Cold War Civil Rights By Mary Dudziak

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Cold War Civil Rights by Mary Dudziak’s is a unique take on the American race problem during the 1950s and 60s. The legal segregation is viewed in context of the impact it had on the Cold War. The Civil Rights legislation passed in the 20th century was a result of America’s desire to apply democracy as a “way of life” worldwide. Often, historians take topics to a new level, viewing the subject carefully. This is done in American History, as one might only study women, or cotton plantation owners. The examination Dudziak does, she puts the negro problem out in America. Capturing a lot of heated domestic moments by proving their impact on different foreign affairs. This changes from American History into something called transnational…show more content…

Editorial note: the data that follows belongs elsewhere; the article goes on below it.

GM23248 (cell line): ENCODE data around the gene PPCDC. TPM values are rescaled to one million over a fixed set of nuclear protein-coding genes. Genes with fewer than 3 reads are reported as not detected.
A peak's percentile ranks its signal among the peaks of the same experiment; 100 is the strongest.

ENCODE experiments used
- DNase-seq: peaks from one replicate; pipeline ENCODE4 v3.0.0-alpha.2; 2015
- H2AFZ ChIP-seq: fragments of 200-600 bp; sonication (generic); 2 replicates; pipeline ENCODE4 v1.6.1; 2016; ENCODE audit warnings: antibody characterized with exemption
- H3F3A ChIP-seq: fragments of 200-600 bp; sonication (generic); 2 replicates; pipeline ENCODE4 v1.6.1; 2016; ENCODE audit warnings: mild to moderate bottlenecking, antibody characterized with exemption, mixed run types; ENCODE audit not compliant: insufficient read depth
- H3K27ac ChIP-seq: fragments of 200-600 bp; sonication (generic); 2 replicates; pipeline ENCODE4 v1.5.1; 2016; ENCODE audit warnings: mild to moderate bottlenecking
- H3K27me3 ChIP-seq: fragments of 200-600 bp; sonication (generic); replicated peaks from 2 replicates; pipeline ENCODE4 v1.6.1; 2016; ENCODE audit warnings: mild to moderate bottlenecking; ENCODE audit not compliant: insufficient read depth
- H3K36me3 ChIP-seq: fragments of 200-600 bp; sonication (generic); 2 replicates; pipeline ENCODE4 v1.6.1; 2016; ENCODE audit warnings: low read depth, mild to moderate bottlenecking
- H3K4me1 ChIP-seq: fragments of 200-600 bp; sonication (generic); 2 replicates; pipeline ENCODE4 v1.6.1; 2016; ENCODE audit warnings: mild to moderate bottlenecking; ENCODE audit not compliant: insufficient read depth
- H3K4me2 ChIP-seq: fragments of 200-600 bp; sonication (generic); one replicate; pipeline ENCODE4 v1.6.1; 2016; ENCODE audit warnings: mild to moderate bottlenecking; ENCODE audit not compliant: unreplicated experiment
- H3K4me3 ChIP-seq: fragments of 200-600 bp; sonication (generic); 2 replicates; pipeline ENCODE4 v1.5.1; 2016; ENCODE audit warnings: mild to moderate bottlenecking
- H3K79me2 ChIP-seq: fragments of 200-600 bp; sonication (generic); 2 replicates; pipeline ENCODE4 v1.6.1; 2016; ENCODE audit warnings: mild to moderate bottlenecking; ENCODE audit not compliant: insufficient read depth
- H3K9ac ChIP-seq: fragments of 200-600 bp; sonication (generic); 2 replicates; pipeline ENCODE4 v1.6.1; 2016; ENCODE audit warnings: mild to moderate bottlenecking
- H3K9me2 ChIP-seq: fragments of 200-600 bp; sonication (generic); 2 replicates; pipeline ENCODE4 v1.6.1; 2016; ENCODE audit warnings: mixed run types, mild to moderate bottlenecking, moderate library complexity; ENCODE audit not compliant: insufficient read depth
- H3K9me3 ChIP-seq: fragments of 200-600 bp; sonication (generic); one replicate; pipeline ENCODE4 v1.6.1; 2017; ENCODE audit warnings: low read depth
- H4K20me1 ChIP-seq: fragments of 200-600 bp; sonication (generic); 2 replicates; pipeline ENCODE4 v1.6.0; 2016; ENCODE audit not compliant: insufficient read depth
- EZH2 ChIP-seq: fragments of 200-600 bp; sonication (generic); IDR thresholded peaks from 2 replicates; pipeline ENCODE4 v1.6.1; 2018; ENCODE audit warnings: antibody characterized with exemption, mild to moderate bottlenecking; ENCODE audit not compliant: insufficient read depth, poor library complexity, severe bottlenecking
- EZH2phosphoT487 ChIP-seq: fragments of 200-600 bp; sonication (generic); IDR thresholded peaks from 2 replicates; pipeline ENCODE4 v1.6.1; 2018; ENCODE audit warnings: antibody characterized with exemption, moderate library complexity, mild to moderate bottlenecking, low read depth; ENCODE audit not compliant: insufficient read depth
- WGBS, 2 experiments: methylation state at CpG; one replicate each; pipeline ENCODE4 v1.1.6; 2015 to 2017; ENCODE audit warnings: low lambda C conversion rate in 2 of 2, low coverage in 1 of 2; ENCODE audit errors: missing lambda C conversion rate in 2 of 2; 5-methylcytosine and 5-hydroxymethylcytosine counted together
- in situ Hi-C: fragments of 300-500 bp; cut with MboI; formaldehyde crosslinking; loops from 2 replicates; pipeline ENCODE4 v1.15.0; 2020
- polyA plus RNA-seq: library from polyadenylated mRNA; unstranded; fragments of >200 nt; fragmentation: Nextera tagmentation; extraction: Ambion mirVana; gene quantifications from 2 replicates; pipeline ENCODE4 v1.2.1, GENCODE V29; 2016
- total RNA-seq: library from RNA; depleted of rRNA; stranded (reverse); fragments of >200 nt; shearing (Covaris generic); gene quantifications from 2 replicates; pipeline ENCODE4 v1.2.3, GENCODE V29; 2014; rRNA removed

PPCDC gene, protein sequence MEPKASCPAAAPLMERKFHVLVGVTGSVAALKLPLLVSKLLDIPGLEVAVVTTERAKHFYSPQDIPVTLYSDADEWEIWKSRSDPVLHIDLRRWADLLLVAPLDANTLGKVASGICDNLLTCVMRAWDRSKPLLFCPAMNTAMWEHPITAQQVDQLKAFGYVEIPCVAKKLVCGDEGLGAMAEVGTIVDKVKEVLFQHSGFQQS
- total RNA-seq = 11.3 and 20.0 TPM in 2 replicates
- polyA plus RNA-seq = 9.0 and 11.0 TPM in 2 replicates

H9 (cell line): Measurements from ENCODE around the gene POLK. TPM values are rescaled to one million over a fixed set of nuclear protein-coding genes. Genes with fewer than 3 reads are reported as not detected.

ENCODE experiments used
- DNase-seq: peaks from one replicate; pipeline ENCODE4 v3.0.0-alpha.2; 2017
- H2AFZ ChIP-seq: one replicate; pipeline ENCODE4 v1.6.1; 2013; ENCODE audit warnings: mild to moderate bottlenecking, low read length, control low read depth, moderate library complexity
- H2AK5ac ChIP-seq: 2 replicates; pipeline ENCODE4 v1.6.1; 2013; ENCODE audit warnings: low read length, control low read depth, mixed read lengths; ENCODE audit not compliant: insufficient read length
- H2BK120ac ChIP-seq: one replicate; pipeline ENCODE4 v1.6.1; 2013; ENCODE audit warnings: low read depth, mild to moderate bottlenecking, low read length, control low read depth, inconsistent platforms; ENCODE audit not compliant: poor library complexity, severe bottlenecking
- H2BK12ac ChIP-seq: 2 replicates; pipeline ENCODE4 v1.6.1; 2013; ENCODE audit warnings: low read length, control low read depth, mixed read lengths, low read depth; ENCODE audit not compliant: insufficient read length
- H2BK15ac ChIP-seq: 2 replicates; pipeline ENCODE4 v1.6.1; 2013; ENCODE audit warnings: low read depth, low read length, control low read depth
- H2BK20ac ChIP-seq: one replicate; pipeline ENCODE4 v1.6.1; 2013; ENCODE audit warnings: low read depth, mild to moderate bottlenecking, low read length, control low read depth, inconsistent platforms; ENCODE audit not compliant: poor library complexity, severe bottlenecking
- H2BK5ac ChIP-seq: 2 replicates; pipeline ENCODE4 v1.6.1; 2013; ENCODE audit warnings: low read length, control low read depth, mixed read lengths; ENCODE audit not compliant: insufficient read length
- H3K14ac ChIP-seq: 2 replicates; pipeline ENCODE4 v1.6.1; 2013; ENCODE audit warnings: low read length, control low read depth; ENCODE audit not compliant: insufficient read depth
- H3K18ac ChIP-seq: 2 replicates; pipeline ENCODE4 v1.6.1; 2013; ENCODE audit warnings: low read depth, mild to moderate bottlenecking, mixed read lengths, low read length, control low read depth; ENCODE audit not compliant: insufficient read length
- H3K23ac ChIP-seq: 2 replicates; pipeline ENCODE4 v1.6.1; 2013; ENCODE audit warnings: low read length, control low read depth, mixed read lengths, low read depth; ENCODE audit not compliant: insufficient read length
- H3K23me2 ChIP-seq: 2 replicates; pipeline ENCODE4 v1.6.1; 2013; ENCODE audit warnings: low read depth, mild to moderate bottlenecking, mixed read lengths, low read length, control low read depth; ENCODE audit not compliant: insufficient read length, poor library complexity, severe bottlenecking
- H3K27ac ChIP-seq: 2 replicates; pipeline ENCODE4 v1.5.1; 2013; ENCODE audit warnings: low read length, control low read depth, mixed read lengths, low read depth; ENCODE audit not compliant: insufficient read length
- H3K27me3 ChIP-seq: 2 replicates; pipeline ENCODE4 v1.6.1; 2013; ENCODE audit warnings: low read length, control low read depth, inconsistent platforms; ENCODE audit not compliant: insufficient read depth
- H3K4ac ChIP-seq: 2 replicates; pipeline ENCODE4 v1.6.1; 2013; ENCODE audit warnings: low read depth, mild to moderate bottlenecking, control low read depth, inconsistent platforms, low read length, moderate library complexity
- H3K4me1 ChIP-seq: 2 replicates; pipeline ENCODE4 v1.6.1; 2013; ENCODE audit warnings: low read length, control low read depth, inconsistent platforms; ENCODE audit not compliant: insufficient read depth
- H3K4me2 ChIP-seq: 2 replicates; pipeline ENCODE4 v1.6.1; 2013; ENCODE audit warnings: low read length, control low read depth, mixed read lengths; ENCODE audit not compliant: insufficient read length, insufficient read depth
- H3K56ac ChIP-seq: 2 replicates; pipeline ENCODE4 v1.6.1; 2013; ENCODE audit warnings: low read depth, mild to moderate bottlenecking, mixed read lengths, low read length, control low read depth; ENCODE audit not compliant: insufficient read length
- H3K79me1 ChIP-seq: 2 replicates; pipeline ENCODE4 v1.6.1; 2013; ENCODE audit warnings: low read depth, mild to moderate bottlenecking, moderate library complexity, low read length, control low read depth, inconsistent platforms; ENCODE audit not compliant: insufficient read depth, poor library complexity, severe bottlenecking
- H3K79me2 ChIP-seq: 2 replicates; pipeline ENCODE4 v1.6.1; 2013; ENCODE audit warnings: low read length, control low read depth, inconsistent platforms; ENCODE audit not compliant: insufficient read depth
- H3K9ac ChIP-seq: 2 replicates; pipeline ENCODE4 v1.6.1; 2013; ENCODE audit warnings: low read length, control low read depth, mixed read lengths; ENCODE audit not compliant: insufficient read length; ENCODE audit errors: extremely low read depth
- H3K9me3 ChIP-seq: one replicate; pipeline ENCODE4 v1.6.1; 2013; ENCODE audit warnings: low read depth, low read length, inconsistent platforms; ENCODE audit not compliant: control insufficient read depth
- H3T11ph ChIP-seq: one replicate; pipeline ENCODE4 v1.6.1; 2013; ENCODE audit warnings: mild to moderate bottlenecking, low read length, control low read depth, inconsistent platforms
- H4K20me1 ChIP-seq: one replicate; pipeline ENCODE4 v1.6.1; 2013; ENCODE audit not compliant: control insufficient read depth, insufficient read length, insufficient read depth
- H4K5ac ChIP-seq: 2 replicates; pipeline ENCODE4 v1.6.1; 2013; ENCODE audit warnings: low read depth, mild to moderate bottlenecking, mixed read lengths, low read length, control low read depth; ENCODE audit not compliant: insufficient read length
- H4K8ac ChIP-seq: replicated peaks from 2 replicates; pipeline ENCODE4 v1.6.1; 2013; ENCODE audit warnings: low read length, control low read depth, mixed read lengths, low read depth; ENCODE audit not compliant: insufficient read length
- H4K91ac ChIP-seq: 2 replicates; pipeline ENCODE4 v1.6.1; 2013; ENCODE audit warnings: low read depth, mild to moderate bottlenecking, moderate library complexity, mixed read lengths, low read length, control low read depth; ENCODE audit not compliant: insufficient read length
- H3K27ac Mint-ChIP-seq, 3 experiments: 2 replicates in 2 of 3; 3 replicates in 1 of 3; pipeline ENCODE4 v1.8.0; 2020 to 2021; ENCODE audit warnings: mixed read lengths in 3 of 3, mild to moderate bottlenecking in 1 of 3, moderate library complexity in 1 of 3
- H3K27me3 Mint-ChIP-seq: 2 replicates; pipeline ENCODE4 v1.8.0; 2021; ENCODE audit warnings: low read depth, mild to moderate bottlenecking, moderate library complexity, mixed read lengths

The peruser is reminded that it was viewed as un-American to attempt to change society as of now, conceivably taking into consideration a reason that shielded Truman from passing any notable social equality enactment. The United States, as pioneer of the free world, had been presented and opened to judgment as it was found that her practices and standards were not the same. Wherever from Fiji to Shanghai to Bombay to Manila to London distributed news articles about the after war racial pressure in Southern America, including that of the Ku Klux Klan. The best danger was the Soviet Union, who abused the possibility of U.S. majority rules system as a sham. It appears just as by falling flat at popular government, the nation would flop in everything. Remote representatives that were dark or even recently dim cleaned couldn 't visit America without confronting segregation, and this issue alone was one that constrained the legislature that its position on race was erroneous. She reminds the peruser that regardless of the possibility that these individuals were not the ones unmitigatedly victimized, the dignitaries felt the weight of prejudice and took those
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